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The Advanced Research Projects Agency-Energy (ARPA-E) is finally getting off the ground. Although created during the Bush administration, the agency only recently got its first director and this week its first funded projects were announced. But there are serious questions about whether the agency can succeed.

Its mission is to identify “revolutionary advances in fundamental sciences,” then translate these advances into “technological innovations,” particularly in areas where industry won’t do this on its own because the technology is considered too risky. In some ways ARPA-E is supposed to be for energy technologies what DARPA (Defense Advanced Research Projects Agency) is for the military. That agency had its hand in the development of a number of revolutionary new technologies, including Arpanet, the precursor to the Internet.

The first batch of ARPA-E projects is certainly fascinating. It includes projects that could improve the performance of current energy technologies by many times, slashing the cost of solar panels and batteries, for example. If they succeed, the world could be a different place. Renewable energy could out-compete fossil fuels without the help of subsidies and long-range electric cars could become widely affordable, challenging the dominance of the internal combustion engine.

By design, the program managers at ARPA-E have picked risky projects. But have they picked the best risky projects? That would require reviewers that have an unusual combination of skills and experience. Ideally you’d have people who are both the very best scientists in their fields and who have had extensive experience in industry. The latter is particularly important because academics often aren’t privy to the latest advances in industrial labs. They sometimes publish work tackling problems industry has already solved. Conversely, people with only industrial experience might not be open to radically new ideas as an academic free to explore longer-term, and riskier, possibilities.

The problem is that the ARPA-E process, by necessity, disqualified some of the very best potential reviewers. Many brilliant academics are likely to have founded their own companies that might compete with applicants. Quite rightly, those connected with potentially competing companies were banned as reviewers–but as a result, some of the best potential technologies may have slipped through the cracks, while some companies that have almost no chance of success may have received money.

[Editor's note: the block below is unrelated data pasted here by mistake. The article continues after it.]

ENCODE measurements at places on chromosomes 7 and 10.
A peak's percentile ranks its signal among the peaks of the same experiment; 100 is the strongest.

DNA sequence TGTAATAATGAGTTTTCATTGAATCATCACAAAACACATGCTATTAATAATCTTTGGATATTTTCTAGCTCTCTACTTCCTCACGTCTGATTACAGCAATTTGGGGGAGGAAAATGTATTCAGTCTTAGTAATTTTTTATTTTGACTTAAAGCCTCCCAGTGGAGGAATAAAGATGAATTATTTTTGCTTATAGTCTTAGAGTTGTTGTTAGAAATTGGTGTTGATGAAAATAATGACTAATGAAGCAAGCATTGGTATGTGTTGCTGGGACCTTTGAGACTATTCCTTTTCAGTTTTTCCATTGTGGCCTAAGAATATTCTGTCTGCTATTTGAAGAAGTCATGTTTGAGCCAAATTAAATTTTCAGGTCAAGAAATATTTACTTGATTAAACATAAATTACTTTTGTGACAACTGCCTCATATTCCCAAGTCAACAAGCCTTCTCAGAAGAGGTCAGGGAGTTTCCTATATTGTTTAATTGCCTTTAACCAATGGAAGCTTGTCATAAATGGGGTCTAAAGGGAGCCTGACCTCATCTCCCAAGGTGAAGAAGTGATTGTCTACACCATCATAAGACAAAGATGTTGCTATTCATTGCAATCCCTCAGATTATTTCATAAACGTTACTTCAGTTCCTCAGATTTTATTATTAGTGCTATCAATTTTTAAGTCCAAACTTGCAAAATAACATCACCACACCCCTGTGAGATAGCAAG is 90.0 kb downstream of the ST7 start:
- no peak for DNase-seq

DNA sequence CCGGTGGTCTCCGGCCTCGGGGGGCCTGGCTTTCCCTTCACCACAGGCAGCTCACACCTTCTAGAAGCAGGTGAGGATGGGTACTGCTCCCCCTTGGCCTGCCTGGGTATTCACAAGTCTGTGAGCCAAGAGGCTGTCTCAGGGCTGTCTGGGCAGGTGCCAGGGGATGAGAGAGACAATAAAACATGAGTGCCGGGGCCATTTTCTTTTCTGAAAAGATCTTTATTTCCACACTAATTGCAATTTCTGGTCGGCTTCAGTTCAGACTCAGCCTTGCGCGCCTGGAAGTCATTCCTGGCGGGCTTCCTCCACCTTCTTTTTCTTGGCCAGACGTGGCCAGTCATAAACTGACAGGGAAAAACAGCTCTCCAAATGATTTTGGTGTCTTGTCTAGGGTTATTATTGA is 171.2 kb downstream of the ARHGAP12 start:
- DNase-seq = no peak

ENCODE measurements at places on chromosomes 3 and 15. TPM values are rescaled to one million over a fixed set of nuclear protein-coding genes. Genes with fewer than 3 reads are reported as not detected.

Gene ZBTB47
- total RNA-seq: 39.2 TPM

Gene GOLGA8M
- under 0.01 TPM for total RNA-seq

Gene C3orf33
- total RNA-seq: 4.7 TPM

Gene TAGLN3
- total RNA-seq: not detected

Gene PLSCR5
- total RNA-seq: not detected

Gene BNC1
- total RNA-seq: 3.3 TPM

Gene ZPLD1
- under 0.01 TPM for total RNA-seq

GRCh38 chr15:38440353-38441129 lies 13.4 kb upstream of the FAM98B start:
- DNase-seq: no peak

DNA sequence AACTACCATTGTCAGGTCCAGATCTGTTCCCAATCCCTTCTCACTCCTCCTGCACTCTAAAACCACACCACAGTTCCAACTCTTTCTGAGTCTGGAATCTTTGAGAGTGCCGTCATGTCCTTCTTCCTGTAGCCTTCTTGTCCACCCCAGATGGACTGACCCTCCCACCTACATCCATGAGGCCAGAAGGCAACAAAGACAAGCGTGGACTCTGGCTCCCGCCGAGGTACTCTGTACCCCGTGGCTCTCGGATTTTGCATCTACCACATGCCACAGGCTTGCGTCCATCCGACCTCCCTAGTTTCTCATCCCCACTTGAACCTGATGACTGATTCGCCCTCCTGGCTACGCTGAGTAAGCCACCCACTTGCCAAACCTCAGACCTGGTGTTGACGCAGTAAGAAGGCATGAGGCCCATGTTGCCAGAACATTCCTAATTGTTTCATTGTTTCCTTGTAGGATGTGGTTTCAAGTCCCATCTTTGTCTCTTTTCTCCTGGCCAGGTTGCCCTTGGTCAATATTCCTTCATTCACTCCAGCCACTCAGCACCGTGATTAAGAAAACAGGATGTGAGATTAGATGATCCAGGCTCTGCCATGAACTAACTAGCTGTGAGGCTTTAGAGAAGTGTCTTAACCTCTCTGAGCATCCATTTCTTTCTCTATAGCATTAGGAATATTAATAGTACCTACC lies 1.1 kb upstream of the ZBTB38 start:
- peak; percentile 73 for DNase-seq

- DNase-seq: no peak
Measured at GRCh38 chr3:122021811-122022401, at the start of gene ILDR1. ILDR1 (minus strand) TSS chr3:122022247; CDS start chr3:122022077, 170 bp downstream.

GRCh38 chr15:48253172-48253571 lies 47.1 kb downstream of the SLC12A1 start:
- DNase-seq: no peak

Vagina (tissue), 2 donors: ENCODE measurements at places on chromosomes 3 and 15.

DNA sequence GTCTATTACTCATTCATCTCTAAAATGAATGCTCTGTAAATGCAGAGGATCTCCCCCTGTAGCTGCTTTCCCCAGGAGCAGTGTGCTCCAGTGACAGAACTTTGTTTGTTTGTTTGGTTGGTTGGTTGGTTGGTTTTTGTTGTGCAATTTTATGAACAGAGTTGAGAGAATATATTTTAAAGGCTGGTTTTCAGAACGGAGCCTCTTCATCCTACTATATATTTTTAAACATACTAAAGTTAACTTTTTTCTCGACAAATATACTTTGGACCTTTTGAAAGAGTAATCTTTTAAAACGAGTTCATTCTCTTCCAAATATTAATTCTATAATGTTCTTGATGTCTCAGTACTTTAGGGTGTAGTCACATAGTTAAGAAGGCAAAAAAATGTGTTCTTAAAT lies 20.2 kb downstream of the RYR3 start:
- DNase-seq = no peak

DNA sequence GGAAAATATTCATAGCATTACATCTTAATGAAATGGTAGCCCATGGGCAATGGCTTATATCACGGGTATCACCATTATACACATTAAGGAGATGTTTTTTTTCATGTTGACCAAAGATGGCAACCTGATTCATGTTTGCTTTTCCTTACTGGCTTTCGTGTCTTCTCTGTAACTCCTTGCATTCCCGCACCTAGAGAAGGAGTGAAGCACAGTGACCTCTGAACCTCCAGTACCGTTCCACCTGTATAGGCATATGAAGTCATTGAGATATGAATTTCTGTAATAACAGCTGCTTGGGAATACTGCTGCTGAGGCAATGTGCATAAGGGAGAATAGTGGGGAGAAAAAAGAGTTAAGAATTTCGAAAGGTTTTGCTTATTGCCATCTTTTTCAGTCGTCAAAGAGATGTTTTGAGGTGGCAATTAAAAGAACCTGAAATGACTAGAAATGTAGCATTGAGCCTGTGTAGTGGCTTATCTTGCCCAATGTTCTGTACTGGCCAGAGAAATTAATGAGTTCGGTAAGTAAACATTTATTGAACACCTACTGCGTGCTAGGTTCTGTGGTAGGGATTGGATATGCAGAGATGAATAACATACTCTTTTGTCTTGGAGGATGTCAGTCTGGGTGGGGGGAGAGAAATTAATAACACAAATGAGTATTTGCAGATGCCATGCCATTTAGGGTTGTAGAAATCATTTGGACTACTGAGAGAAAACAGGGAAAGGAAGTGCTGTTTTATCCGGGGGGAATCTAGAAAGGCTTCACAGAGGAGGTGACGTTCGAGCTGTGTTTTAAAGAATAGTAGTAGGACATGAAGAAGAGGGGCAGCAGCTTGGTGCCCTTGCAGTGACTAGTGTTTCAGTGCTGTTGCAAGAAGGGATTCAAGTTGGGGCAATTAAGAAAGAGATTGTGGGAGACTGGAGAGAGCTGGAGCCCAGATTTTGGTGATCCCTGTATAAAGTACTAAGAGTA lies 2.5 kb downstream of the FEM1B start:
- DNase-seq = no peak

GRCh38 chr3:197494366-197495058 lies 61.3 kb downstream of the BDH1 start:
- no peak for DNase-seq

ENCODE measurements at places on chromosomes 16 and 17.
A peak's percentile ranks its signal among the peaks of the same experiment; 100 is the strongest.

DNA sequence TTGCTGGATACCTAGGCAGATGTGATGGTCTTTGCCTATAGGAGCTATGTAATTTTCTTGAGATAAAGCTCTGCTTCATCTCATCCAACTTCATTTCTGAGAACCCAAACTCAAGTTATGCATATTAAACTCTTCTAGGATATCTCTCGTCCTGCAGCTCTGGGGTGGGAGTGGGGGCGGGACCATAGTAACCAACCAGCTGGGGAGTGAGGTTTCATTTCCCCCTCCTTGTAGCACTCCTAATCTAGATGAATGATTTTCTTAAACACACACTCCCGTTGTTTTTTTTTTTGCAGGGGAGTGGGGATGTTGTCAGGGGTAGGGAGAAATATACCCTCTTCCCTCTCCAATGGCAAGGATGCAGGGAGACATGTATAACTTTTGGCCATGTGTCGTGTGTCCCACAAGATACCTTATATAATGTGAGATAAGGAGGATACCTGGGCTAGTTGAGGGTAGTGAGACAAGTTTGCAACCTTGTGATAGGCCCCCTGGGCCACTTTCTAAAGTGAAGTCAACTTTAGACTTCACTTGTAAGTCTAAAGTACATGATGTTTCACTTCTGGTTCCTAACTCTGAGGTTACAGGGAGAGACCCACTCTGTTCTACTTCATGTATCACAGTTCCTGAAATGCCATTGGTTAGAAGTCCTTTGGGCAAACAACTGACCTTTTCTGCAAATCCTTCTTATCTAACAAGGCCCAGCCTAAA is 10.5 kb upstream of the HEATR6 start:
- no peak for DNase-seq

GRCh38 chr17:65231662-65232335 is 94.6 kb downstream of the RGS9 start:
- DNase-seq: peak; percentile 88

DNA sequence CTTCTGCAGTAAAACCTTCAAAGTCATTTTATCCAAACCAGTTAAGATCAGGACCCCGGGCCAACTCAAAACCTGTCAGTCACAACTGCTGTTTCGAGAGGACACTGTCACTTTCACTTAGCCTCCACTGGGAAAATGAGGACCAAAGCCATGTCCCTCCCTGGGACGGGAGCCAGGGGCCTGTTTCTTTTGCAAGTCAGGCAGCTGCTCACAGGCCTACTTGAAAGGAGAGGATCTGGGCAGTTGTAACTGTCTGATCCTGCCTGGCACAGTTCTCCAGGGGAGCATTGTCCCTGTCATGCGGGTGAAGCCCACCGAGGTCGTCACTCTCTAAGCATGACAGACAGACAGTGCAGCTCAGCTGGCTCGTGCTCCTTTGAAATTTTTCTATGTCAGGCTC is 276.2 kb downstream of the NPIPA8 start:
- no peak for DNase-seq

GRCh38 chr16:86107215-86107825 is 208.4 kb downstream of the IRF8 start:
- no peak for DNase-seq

The other issue is in the difference between the energy industry and the military. The military is willing to pay top dollar for radical technologies that give it a significant advantage. It’s also more authoritarian–it can dictate changes from the top.

In energy, you’ve got to create technologies that are cheap and convenient enough to take on entrenched fossil fuel power plants and internal combustion engines and so on, which already have extensive infrastructure in place. You’ve also got to produce something that utilities–which are extremely risk averse–are willing to take on. And you’ve got to deal with consumers who are reluctant to change their routines.

All this could mean some really exciting possibilities simply won’t work–because the materials required are too expensive, for example, or can’t be found in large enough quantities, or because the technology would require consumers to change habits too much. For example, a very cheap and efficient new engine might not succeed if it requires consumers to take the simple step of filling two separate fuel tanks with two different fuels. The point is that projects funded DARPA-like, with an eye for really radical ideas, might lead to technologies that won’t succeed in the market.

So, anyway, these are the challenges–and I’m curious what people think about them. I know for example that some people have good arguments as to why the energy industry versus the military differences might not really be a big problem–I just can’t remember those arguments, or where I heard them.

And having just enumerated the challenges, I still can’t help but be excited about these ARPA-E projects. Maybe they’ll all fail. But if even one succeeds it could transform society. So in the next several weeks, look for a series of stories from TR digging into some of these projects.

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Tagged: Energy, energy, climate change, ARPA-E, research, government funding, stimulus funding

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